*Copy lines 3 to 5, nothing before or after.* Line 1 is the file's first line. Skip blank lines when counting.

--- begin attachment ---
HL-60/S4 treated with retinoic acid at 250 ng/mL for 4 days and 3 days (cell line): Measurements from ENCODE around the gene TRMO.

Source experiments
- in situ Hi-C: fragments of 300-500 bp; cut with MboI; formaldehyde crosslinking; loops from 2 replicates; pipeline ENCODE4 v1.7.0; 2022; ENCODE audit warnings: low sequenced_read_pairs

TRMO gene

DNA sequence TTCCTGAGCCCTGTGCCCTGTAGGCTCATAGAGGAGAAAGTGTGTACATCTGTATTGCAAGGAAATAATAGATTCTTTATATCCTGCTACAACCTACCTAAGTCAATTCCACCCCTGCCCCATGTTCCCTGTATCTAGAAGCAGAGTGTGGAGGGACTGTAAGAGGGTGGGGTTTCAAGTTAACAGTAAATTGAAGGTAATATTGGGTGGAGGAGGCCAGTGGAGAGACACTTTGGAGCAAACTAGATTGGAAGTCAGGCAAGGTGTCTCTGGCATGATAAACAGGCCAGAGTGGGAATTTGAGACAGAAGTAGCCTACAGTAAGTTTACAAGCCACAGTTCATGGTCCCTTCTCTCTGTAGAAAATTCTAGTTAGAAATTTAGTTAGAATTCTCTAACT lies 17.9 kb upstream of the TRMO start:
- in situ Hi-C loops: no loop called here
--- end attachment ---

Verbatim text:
- in situ Hi-C: fragments of 300-500 bp; cut with MboI; formaldehyde crosslinking; loops from 2 replicates; pipeline ENCODE4 v1.7.0; 2022; ENCODE audit warnings: low sequenced_read_pairs

TRMO gene

DNA sequence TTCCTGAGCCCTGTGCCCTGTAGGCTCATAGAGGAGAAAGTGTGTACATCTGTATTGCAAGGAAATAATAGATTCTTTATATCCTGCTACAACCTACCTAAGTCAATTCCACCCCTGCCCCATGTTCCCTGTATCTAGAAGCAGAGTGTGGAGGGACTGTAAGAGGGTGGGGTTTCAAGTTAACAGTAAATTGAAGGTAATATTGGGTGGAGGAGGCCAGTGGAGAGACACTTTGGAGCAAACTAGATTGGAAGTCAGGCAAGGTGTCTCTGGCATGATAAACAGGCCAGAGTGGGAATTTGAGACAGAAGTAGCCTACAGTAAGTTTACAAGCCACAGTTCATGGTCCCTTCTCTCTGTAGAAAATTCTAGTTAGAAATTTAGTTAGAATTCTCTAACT lies 17.9 kb upstream of the TRMO start: